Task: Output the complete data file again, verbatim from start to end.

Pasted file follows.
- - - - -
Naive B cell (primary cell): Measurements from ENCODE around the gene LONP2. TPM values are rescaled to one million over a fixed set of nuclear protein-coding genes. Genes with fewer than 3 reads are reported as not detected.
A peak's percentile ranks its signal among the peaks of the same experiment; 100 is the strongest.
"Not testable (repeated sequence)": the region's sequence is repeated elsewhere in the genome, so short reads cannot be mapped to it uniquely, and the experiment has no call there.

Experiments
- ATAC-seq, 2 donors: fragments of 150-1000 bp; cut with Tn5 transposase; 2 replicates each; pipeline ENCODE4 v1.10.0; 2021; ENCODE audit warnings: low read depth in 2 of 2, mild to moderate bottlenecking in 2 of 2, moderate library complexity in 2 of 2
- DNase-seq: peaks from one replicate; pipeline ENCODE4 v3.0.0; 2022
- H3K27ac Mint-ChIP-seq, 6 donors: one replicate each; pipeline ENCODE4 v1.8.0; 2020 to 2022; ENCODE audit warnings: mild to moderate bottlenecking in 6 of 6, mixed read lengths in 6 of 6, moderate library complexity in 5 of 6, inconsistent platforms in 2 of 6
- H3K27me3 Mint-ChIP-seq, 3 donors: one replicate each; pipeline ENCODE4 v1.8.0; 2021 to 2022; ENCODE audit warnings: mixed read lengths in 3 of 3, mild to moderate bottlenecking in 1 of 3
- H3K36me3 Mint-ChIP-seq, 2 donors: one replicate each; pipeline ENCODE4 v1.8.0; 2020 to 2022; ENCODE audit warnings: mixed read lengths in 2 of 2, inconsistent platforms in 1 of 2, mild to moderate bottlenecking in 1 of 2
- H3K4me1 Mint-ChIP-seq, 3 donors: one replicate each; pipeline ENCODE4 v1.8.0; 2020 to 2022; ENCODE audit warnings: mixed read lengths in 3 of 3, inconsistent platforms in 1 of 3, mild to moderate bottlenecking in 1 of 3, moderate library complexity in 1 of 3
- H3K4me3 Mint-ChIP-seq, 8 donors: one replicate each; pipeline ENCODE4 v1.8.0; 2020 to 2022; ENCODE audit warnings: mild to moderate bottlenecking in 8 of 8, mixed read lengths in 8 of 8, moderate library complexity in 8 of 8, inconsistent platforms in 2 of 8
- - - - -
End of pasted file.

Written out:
Naive B cell (primary cell): Measurements from ENCODE around the gene LONP2. TPM values are rescaled to one million over a fixed set of nuclear protein-coding genes. Genes with fewer than 3 reads are reported as not detected.
A peak's percentile ranks its signal among the peaks of the same experiment; 100 is the strongest.
"Not testable (repeated sequence)": the region's sequence is repeated elsewhere in the genome, so short reads cannot be mapped to it uniquely, and the experiment has no call there.

Experiments
- ATAC-seq, 2 donors: fragments of 150-1000 bp; cut with Tn5 transposase; 2 replicates each; pipeline ENCODE4 v1.10.0; 2021; ENCODE audit warnings: low read depth in 2 of 2, mild to moderate bottlenecking in 2 of 2, moderate library complexity in 2 of 2
- DNase-seq: peaks from one replicate; pipeline ENCODE4 v3.0.0; 2022
- H3K27ac Mint-ChIP-seq, 6 donors: one replicate each; pipeline ENCODE4 v1.8.0; 2020 to 2022; ENCODE audit warnings: mild to moderate bottlenecking in 6 of 6, mixed read lengths in 6 of 6, moderate library complexity in 5 of 6, inconsistent platforms in 2 of 6
- H3K27me3 Mint-ChIP-seq, 3 donors: one replicate each; pipeline ENCODE4 v1.8.0; 2021 to 2022; ENCODE audit warnings: mixed read lengths in 3 of 3, mild to moderate bottlenecking in 1 of 3
- H3K36me3 Mint-ChIP-seq, 2 donors: one replicate each; pipeline ENCODE4 v1.8.0; 2020 to 2022; ENCODE audit warnings: mixed read lengths in 2 of 2, inconsistent platforms in 1 of 2, mild to moderate bottlenecking in 1 of 2
- H3K4me1 Mint-ChIP-seq, 3 donors: one replicate each; pipeline ENCODE4 v1.8.0; 2020 to 2022; ENCODE audit warnings: mixed read lengths in 3 of 3, inconsistent platforms in 1 of 3, mild to moderate bottlenecking in 1 of 3, moderate library complexity in 1 of 3
- H3K4me3 Mint-ChIP-seq, 8 donors: one replicate each; pipeline ENCODE4 v1.8.0; 2020 to 2022; ENCODE audit warnings: mild to moderate bottlenecking in 8 of 8, mixed read lengths in 8 of 8, moderate library complexity in 8 of 8, inconsistent platforms in 2 of 8